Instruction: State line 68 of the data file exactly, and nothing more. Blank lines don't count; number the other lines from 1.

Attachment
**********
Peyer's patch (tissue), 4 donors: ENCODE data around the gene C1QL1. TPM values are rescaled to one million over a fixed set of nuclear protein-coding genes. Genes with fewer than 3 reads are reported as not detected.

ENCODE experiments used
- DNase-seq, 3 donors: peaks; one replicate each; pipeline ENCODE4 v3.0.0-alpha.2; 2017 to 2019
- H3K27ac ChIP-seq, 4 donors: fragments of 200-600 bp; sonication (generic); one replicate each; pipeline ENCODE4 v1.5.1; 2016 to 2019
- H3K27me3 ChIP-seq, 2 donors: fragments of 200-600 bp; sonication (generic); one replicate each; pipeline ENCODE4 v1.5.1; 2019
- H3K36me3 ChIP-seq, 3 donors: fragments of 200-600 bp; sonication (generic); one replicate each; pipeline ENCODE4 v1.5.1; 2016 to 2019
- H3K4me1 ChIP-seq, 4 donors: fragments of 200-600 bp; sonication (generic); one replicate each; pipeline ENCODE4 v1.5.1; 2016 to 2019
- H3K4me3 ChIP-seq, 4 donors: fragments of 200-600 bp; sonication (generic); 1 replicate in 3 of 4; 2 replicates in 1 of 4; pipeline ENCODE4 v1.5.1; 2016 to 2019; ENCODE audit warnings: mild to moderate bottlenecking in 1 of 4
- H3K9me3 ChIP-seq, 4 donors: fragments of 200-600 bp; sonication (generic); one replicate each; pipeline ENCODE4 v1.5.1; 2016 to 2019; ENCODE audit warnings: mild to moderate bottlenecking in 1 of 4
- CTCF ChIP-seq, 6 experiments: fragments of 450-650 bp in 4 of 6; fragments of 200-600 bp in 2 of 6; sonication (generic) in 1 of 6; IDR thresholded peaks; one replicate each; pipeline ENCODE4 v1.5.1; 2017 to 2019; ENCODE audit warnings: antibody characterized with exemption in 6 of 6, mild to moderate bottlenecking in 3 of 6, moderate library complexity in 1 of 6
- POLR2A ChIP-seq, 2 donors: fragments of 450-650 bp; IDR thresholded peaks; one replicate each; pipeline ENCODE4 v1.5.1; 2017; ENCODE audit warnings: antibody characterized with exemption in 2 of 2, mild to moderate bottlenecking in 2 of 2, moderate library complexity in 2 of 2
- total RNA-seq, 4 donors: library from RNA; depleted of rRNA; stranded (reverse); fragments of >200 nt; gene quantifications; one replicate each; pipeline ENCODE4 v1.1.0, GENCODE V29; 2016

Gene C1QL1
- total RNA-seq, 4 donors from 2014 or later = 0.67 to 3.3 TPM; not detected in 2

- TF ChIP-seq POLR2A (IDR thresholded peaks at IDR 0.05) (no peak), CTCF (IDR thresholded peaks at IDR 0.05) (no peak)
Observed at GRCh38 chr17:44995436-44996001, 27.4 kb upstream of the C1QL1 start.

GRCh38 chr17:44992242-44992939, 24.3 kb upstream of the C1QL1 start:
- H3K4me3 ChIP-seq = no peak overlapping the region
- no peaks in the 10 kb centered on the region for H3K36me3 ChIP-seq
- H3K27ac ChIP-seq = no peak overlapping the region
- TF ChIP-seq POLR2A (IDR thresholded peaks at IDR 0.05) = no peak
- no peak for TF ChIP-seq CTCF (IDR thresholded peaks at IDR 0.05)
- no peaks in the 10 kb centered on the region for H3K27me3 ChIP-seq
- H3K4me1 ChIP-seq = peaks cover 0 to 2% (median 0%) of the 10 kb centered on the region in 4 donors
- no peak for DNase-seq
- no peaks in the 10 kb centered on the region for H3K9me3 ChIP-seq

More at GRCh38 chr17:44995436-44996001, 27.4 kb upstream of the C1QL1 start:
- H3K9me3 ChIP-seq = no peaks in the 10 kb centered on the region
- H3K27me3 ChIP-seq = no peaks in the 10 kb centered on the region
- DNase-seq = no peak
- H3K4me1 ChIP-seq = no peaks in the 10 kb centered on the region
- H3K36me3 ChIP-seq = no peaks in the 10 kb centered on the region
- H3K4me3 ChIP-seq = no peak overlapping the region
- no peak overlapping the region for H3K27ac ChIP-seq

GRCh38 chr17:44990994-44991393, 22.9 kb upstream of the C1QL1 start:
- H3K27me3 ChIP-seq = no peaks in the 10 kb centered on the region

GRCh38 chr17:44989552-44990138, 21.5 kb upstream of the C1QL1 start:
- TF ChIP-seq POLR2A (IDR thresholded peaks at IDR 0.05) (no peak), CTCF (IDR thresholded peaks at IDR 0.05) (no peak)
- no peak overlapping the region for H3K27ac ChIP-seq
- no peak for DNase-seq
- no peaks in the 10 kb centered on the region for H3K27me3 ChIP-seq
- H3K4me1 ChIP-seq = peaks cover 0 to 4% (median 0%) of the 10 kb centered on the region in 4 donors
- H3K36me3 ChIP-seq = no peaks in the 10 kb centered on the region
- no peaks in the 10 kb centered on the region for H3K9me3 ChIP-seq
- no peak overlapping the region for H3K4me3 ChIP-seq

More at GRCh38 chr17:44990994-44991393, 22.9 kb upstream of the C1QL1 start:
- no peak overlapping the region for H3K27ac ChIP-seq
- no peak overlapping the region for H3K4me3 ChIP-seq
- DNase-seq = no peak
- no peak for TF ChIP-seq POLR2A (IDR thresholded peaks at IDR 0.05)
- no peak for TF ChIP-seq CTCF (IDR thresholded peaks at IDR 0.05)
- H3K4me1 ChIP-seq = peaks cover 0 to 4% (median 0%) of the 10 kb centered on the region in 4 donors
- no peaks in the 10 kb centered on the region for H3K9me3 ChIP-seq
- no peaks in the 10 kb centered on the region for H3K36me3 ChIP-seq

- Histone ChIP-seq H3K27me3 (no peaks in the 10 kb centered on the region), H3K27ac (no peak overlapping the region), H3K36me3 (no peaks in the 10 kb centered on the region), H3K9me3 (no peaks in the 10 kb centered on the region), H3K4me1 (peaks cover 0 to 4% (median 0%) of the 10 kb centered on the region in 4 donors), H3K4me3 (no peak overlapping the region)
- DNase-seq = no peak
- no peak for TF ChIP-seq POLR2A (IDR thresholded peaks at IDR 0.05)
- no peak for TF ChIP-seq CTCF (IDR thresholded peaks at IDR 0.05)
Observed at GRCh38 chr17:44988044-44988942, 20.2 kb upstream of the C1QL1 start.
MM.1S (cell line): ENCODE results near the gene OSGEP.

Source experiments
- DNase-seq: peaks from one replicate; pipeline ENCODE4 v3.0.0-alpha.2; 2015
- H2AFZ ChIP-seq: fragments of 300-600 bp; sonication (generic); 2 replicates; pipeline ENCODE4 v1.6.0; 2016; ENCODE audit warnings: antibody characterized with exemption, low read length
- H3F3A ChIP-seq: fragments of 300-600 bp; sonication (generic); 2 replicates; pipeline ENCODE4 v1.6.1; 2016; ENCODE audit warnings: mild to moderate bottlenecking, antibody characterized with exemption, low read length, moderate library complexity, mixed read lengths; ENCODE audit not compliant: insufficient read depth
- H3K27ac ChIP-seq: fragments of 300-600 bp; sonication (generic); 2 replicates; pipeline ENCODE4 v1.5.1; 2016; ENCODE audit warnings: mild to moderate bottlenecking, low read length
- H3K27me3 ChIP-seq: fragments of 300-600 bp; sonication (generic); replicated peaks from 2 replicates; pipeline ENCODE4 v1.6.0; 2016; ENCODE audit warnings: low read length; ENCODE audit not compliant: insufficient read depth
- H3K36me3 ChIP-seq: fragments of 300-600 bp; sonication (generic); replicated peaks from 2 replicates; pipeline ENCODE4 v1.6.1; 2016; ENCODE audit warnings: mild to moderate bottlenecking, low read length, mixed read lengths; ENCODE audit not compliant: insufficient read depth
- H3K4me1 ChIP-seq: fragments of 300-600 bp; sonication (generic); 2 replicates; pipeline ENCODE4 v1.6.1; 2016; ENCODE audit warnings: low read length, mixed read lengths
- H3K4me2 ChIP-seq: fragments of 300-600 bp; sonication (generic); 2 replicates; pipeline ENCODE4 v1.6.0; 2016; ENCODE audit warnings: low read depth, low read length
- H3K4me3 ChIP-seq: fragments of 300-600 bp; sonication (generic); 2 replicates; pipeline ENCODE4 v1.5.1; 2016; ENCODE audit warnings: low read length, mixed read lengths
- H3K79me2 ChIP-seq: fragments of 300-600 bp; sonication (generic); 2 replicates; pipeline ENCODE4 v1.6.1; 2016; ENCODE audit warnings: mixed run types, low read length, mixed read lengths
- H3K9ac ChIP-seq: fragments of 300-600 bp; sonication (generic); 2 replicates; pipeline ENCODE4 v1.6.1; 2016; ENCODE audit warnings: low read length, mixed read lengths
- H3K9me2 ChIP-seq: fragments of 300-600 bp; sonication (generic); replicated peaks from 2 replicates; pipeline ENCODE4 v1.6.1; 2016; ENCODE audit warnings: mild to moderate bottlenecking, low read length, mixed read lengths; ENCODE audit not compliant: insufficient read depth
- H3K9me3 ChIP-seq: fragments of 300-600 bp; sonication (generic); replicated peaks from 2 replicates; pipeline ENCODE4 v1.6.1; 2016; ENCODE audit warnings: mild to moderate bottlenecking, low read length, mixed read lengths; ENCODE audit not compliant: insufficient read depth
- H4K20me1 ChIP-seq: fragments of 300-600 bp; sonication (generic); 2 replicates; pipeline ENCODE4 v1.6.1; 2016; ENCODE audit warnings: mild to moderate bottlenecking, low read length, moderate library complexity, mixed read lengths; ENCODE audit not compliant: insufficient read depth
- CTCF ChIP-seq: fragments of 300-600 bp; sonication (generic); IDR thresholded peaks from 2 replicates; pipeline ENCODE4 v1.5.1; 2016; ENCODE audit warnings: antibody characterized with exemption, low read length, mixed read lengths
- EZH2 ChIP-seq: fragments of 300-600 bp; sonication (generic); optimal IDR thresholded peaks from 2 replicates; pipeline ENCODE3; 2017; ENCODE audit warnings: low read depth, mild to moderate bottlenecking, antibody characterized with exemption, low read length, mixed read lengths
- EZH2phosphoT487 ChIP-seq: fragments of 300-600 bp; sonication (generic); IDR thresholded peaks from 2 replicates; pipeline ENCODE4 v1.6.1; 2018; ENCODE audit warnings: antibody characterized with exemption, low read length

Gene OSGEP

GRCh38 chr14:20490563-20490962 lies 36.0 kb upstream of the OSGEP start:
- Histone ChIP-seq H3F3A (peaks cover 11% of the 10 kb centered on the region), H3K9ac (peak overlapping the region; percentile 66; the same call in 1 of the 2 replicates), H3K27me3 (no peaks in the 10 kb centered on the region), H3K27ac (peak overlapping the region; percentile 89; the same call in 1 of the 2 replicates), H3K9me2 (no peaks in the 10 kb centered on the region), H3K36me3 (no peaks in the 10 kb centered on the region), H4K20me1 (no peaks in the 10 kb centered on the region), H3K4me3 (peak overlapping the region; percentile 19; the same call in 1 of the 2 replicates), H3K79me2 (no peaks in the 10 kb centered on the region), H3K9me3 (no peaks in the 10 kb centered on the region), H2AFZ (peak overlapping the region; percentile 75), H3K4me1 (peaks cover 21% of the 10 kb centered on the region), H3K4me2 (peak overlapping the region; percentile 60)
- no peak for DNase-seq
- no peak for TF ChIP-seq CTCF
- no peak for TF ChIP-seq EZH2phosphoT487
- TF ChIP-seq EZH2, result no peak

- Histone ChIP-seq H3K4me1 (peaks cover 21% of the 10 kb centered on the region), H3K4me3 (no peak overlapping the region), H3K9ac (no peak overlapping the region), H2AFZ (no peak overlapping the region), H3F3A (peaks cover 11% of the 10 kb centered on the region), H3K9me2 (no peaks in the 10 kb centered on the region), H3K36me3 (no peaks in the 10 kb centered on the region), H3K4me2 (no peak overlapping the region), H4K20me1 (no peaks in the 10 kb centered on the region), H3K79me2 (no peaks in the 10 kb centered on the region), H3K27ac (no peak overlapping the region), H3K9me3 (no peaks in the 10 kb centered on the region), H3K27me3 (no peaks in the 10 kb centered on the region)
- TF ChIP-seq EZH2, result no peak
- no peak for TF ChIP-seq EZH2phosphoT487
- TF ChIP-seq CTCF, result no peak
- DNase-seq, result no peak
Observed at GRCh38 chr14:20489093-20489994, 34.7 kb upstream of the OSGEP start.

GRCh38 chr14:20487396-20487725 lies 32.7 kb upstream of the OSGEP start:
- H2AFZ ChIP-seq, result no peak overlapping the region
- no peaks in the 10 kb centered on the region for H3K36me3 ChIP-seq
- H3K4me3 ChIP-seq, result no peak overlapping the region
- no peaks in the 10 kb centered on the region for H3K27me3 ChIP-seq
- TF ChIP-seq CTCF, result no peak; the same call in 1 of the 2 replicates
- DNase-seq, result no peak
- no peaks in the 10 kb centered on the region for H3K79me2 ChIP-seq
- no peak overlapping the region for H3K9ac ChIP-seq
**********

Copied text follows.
- H3K4me1 ChIP-seq: fragments of 300-600 bp; sonication (generic); 2 replicates; pipeline ENCODE4 v1.6.1; 2016; ENCODE audit warnings: low read length, mixed read lengths